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Using Microsoft to format

There are a lot of word processing and presentation creation programs available.  Many are free.  Unfortunately, when it comes to options you get what you pay for and the flexibility you get with Microsoft is what makes it the leader in the market.  Anything you can imagine can be created with just the Microsoft Suite of products.  This guide discusses Word and the most commonly used feature on its tool bars.


Font:  Colors, Size, Font

Styles:  Use the headings in sequence.  Only one Heading 1 per document.  Styles are really useful for identifying the various components of a paper.  They also create a table of contents so you can jump around easily.   Heading 1, is for the title.  There is only one per document.  Heading 2 is typically used for subtitles, perhaps chapter breaks.  Headings 3, 4, and more are used if there is any reason to break your text into deeper subheadings.  In short works, these would rarely be used.  It is often easier to format the entire document the way individual paragraphs should be formatted, then just change the few Headings in the Home tab.

Paragraphs:  Justify, so it is neat along both edges.  Use the little arrow in the bottom right corner to access spacing, indentation, and more specific tools, such as hanging.

In general, do not use highlighting, coloring other than black, word art, text effects, or mixed fonts and sizes.  Most of the work you will need to submit in college will be formal in formatting.  These things are not formal.

There are specific instances in which bolding, underlining, italics, and quotation marks can be used.  Do not use any of these for emphasis.


One of the most common things you will do in this tab are insert Tables and Images.  Both are easy enough by simply clicking the icon and making choices.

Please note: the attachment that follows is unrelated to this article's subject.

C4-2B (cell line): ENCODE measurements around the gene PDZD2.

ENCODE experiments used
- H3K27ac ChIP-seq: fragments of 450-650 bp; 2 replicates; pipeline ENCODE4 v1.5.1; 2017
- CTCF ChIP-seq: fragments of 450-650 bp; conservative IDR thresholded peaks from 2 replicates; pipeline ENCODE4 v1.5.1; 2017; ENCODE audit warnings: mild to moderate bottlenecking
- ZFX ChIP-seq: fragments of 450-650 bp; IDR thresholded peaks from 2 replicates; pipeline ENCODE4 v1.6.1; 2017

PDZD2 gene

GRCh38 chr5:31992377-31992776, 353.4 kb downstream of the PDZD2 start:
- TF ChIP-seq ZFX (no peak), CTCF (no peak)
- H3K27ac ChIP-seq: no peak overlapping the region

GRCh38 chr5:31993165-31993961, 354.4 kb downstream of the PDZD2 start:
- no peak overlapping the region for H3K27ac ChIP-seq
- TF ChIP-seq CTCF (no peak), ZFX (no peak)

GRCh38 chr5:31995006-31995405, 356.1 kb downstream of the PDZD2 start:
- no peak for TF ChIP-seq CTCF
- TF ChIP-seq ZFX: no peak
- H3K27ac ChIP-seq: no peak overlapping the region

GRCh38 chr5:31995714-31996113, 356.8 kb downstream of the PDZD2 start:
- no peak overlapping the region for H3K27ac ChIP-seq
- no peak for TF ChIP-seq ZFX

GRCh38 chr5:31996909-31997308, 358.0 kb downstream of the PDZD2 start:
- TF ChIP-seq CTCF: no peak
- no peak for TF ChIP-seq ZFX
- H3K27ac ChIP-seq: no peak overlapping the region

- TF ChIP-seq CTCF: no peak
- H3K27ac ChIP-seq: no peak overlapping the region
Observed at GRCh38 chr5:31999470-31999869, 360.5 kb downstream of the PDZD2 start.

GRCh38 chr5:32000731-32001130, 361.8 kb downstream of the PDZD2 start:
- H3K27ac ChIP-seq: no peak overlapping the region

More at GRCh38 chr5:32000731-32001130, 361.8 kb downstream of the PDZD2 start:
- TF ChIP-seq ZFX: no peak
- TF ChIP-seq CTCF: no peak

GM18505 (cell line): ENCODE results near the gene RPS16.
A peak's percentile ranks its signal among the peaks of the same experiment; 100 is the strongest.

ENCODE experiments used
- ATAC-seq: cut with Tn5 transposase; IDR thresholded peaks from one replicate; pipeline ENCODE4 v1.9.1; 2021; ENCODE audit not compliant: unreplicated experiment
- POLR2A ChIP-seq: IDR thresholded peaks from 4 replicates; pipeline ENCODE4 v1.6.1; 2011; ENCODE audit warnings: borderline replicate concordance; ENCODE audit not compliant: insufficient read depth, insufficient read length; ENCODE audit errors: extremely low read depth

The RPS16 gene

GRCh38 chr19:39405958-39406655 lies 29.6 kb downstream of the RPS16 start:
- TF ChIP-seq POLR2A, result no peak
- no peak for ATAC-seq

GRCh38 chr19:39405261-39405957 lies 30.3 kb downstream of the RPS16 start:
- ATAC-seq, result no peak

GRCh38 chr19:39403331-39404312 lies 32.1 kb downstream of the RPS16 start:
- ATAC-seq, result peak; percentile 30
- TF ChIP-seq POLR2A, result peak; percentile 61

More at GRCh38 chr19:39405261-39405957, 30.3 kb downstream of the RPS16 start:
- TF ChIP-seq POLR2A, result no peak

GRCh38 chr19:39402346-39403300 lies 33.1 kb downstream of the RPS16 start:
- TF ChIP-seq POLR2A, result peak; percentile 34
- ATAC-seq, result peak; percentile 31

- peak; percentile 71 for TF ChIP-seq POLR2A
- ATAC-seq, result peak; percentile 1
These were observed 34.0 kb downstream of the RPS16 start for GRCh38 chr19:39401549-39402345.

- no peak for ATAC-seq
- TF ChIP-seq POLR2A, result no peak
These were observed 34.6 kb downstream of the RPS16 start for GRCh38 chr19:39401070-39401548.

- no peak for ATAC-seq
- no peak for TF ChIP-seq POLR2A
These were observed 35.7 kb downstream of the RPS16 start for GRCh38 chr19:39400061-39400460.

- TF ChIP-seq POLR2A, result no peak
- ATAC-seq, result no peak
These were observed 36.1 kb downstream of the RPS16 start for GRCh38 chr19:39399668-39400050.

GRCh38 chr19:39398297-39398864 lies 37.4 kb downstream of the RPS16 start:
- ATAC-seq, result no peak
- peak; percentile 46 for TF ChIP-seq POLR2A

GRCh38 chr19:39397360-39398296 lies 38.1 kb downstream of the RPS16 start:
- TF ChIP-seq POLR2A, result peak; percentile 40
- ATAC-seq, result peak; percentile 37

Do not leave the upper left corner of a table empty.  Screen readers can't handle that.  If you really need it to be empty type in an X and change the font color to white.

Always be sure the top row of a table is a header row.  This is done by right clicking on any box in that row and selecting Table Properties > Select the Row tab > toggle on Repeat as header row at the top of each page > OK.


You can choose a layout here.  These are preset style sets.  


The layout tab allows you to set your margins.  There will typically be no need to do this.  The standard for most papers will be one inch all around and that is the default for Word.  Making smaller margins so you end up with fewer words in the page is cheating and obvious.

This tab also allows for images to be anchored into text and wrap around.  This can be a challenging skill to learn, but results in very professional looking work.  There are plenty of YouTube tutorials if you are interested.


You will insert your footnotes here.  By selecting Insert Note, a number will appear both in your text and at the bottom of the paper.  Put the citation information by the number at the bottom.

Once you have footnotes, the option to Show Notes will appear.  You can use this to look at all your footnotes together to ensure formatting is accurate.

There is an option for Insert Citation.  This can be a useful tool, but requires some work.  You can enter all the bibliographical information and it will create a citation for you.  Some of the entry boxes can be confusing so early on you will have to look at the way the citation gets formatted and figure out which information you really need to put in which space.  For papers with dozens of sources that are used many times this is worth the work.  For shorter papers with only a handful of sources, it probably is not.

This is also a place you can enter a caption for your image.  It is easier to just right click on the image and select Enter Caption.


Your professors will probably attach comments to your work in the Review tab.  As you clear each item select Delete.  This is easier done by right clicking inside the comment.  Do not resubmit an assignment with comments still attached.

There is an option here to Read Aloud.  You should read it aloud yourself, but this is a good tool for double checking.  If something doesn’t make sense, reconsider how you phrase it.

Check accessibility is the other main option you will use here.  Accessibility is the ability of all users to access something.  While it is not commonly required in college because the only person reading your work is the professor, it is generally a requirement in the professional world so it is a good idea to develop the habit early.  There is usually an accessibility icon at the bottom left of a Word document you can just click on.

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